“Local communities are the texture and context for Ruta de los Parques,” Kris Tompkins stated. Her words indicate that community-informed management and local economic growth are fulcrums of the mission. But not everyone is convinced; last year, local ranchers occupied one of the Tompkins Foundation’s parks to agitate for what they perceived as a barrier to productive land development by foreign conservationists. Moreover, many of the parks currently lack the infrastructure to handle a significant incursion of visitors. According to the official website, the Route of the Parks encompasses more than 2,800 kms, 24 distinct ecosystems, and 60 human communities. Management is a daunting task, given La Ruta’s latitudinal largess and limited budget. How will Chile obviate the problems of over-visitation and environmental degradation that have plagued, for example, popular mountaineering destinations in India, among many others? The striking scenery leaves little room to doubt the allure of La Ruta, but plenty to wonder about tourism’s potential impact on local communities and ecosystems.

Cerro Sombrero Sernatur. Provided by Tompkins Conservation.

“When the park explodes with visitors, we don’t have the time, resources, or money,”

Park ranger Juan Toro Qurilif of Torres del Paine National Park expressed his concerns about over-visitation. “When the park explodes with visitors, we don’t have the time, resources, or money,”. Torres del Paine, which sees 250,000 visitors every year, has a limited annual budget of $2.1 million and only 30 full-time park rangers. He’s not alone in budget concerns; Chile’s National Forestry Corporation (CONAF) manager Richard Torres Pinilla stressed the necessity of federal, regional, and international funding to provide the infrastructure and labor to manage tourism. Even in the U.S., officials are struggling to keep up with recent surges in visitation. Over-crowding has resulted in littering, traffic congestion, and an $11 billion backlog of upgrades. Granted, Chile’s isolated Parks see just a fraction of the crowds that descend upon Yellowstone or Grand Canyon, but they also lack the paved roads and other infrastructure in place at the U.S. locales.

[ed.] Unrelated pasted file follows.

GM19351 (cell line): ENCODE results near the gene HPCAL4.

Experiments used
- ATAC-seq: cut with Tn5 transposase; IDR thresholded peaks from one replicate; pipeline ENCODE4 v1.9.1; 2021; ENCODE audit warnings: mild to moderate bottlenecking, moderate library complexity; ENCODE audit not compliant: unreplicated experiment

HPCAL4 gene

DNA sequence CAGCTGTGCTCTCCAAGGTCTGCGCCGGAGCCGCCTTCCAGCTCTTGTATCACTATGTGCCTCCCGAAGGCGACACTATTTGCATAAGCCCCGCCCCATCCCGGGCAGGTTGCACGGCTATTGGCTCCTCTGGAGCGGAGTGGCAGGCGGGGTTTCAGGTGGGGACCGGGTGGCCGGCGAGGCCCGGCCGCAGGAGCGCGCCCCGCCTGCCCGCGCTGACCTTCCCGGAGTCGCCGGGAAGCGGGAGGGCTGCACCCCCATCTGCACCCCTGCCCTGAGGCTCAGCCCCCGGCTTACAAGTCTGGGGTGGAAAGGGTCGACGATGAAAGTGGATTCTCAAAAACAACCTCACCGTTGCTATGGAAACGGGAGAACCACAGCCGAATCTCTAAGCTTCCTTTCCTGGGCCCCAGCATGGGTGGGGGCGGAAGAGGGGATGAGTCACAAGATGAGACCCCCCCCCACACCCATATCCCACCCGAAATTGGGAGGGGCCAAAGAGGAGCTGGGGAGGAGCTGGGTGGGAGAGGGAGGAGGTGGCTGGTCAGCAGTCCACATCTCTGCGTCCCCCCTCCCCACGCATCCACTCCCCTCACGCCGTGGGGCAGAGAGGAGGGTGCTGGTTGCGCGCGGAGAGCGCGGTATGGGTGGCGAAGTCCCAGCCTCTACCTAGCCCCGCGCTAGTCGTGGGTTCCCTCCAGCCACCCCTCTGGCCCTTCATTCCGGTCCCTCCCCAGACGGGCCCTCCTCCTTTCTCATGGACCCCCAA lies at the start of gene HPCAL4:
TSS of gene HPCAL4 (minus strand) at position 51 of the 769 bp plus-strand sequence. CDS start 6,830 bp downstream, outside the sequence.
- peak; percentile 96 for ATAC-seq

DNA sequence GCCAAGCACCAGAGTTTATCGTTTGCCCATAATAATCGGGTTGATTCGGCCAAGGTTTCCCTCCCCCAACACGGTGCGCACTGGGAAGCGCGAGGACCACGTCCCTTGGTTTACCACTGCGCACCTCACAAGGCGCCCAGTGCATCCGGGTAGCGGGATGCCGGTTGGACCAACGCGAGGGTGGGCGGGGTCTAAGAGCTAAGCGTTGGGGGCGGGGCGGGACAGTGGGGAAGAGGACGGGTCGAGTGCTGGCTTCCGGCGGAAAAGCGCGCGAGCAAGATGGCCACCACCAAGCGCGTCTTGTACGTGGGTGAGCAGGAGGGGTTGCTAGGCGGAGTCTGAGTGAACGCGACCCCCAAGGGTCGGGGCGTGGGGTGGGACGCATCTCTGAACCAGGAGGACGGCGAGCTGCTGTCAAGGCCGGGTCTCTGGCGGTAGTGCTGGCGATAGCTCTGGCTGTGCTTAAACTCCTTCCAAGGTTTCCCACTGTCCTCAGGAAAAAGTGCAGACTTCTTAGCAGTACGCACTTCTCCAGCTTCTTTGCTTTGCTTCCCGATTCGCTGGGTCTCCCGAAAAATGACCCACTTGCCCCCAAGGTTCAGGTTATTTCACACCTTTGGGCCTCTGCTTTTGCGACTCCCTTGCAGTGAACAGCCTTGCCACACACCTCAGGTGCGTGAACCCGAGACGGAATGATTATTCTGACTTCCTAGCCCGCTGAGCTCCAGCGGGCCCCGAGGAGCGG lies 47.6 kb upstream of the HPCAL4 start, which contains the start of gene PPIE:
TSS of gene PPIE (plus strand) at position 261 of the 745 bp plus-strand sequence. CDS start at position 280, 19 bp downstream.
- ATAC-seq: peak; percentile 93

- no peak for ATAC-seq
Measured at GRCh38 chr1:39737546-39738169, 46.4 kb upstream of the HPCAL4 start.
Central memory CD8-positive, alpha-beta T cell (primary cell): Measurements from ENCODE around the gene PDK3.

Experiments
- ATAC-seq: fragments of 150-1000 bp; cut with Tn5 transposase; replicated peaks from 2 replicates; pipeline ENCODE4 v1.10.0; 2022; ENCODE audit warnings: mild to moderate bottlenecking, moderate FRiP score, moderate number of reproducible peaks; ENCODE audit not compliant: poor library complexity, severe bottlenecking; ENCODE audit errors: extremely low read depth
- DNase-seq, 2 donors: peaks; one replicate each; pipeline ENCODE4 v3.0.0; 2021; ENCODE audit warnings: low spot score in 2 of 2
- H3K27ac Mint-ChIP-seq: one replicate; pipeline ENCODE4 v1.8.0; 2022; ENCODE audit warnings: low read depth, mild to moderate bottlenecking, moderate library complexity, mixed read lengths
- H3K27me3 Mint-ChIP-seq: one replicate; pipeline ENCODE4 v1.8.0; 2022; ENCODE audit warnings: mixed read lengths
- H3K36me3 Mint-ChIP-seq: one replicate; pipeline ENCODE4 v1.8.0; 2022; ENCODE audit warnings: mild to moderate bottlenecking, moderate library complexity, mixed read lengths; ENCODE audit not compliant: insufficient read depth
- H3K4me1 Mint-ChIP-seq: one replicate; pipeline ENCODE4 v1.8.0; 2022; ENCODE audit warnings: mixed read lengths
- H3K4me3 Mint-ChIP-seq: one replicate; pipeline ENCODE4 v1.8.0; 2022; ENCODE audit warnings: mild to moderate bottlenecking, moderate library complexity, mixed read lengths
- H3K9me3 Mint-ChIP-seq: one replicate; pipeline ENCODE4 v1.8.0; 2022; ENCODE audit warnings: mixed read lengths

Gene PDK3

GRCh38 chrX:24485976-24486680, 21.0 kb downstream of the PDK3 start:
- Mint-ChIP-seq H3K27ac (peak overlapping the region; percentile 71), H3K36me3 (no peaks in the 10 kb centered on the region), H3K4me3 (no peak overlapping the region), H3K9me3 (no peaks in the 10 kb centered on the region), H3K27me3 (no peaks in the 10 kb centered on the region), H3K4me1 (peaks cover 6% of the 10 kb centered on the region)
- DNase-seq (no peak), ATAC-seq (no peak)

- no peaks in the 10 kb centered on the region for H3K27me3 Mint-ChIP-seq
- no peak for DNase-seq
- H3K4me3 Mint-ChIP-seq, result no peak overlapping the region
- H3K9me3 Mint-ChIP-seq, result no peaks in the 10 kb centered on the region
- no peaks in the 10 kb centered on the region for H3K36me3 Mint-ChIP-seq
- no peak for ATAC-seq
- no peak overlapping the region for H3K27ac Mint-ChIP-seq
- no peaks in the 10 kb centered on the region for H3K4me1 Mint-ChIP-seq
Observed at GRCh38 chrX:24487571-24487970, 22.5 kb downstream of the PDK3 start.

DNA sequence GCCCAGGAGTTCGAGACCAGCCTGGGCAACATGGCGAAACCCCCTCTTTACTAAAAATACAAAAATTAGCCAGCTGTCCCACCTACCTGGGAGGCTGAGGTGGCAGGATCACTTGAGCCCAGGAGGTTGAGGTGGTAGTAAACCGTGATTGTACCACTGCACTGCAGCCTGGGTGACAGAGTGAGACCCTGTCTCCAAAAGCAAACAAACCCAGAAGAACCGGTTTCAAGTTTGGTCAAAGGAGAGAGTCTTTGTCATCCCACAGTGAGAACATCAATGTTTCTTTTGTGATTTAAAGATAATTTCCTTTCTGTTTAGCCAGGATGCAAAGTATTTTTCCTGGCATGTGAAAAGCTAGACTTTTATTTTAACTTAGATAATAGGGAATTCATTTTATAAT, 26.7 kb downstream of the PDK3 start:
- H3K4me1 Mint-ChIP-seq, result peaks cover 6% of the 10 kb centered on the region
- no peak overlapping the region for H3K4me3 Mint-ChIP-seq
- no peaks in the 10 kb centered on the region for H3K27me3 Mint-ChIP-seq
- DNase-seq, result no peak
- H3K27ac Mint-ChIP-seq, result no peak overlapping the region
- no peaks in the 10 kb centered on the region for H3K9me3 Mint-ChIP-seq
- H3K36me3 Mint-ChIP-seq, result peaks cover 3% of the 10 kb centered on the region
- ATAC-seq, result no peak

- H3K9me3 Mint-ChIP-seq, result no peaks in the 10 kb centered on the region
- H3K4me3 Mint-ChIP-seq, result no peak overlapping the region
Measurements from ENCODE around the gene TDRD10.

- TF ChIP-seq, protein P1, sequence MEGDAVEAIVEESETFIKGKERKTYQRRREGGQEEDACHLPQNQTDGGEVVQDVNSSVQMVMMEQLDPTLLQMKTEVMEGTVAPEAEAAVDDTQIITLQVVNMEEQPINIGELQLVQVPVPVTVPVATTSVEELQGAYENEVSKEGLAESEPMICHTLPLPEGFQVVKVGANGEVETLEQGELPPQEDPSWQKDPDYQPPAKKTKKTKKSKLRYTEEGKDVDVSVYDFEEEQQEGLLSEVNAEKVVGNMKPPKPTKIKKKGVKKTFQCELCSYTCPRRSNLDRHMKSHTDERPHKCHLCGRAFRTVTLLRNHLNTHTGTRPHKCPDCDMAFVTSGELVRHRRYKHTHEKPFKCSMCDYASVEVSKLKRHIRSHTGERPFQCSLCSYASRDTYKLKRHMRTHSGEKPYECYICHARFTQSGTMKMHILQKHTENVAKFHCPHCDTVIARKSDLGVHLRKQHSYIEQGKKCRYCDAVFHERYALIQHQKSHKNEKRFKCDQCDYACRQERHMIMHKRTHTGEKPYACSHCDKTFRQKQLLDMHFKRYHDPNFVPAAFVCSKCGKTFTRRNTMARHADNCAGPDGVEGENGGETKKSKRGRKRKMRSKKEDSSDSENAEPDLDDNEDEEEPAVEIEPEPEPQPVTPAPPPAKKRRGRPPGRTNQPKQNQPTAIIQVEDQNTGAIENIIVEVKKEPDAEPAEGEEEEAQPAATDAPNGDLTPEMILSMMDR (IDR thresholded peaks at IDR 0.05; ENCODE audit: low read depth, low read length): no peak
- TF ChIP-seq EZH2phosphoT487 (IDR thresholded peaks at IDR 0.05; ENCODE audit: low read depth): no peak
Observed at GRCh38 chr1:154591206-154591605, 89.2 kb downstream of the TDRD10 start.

CONAF and the Tompkins Conservation will meet the challenges head-on. “Nothing will be developed without a long-term vision,” executive director of Tompkins Conservation Chile Carolina Morgado assures. Four years ago, the foundation took to the countryside to survey local attitudes towards a possible link-up route. “We received a very positive response from local communities,” Morgado reported. “People were proud to think of themselves being leaders in protected areas.” The Tompkins Conservation also commissioned a feasibility study which suggested that the expanded park system could generate $270 million annually and employ 43,000 Chileans. In the U.S., conservation interests are often at odds with local development agendas. But according to Morgado, Chileans almost universally embrace their protected lands. “Our National Parks have never been seen as an upset to the economy—rather, they contribute to Chile’s world image as a conservation destination,” she says.

Capillas De Marmol Sernatur. Provided by Tompkins Conservation

“We will learn from Pumalín’s world-class infrastructure as a model for La Ruta’s other parks,”